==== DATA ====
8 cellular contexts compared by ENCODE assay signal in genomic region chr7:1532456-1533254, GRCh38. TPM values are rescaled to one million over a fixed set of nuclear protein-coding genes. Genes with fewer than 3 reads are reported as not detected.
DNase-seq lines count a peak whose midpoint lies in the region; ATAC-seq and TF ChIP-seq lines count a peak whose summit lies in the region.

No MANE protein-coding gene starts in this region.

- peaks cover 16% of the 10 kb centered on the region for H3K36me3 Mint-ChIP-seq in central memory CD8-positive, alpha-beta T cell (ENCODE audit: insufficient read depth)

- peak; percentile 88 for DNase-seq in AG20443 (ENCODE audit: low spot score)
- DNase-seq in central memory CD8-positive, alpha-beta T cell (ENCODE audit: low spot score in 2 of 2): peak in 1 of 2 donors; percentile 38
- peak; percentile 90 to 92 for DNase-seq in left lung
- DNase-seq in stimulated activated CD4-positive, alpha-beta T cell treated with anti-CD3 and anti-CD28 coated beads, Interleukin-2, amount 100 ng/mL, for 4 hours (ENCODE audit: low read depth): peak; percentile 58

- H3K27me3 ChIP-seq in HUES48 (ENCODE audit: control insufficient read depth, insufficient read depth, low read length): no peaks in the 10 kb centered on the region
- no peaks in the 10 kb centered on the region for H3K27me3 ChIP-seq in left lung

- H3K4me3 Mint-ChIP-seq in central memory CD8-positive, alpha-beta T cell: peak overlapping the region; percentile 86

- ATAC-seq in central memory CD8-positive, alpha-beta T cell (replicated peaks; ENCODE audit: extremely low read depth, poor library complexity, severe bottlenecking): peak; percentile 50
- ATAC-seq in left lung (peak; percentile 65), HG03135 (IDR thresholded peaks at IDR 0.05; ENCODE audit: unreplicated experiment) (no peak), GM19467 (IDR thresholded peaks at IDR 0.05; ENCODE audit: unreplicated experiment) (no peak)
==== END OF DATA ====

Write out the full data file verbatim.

8 cellular contexts compared by ENCODE assay signal in genomic region chr7:1532456-1533254, GRCh38. TPM values are rescaled to one million over a fixed set of nuclear protein-coding genes. Genes with fewer than 3 reads are reported as not detected.
DNase-seq lines count a peak whose midpoint lies in the region; ATAC-seq and TF ChIP-seq lines count a peak whose summit lies in the region.

No MANE protein-coding gene starts in this region.

- peaks cover 16% of the 10 kb centered on the region for H3K36me3 Mint-ChIP-seq in central memory CD8-positive, alpha-beta T cell (ENCODE audit: insufficient read depth)

- peak; percentile 88 for DNase-seq in AG20443 (ENCODE audit: low spot score)
- DNase-seq in central memory CD8-positive, alpha-beta T cell (ENCODE audit: low spot score in 2 of 2): peak in 1 of 2 donors; percentile 38
- peak; percentile 90 to 92 for DNase-seq in left lung
- DNase-seq in stimulated activated CD4-positive, alpha-beta T cell treated with anti-CD3 and anti-CD28 coated beads, Interleukin-2, amount 100 ng/mL, for 4 hours (ENCODE audit: low read depth): peak; percentile 58

- H3K27me3 ChIP-seq in HUES48 (ENCODE audit: control insufficient read depth, insufficient read depth, low read length): no peaks in the 10 kb centered on the region
- no peaks in the 10 kb centered on the region for H3K27me3 ChIP-seq in left lung

- H3K4me3 Mint-ChIP-seq in central memory CD8-positive, alpha-beta T cell: peak overlapping the region; percentile 86

- ATAC-seq in central memory CD8-positive, alpha-beta T cell (replicated peaks; ENCODE audit: extremely low read depth, poor library complexity, severe bottlenecking): peak; percentile 50
- ATAC-seq in left lung (peak; percentile 65), HG03135 (IDR thresholded peaks at IDR 0.05; ENCODE audit: unreplicated experiment) (no peak), GM19467 (IDR thresholded peaks at IDR 0.05; ENCODE audit: unreplicated experiment) (no peak)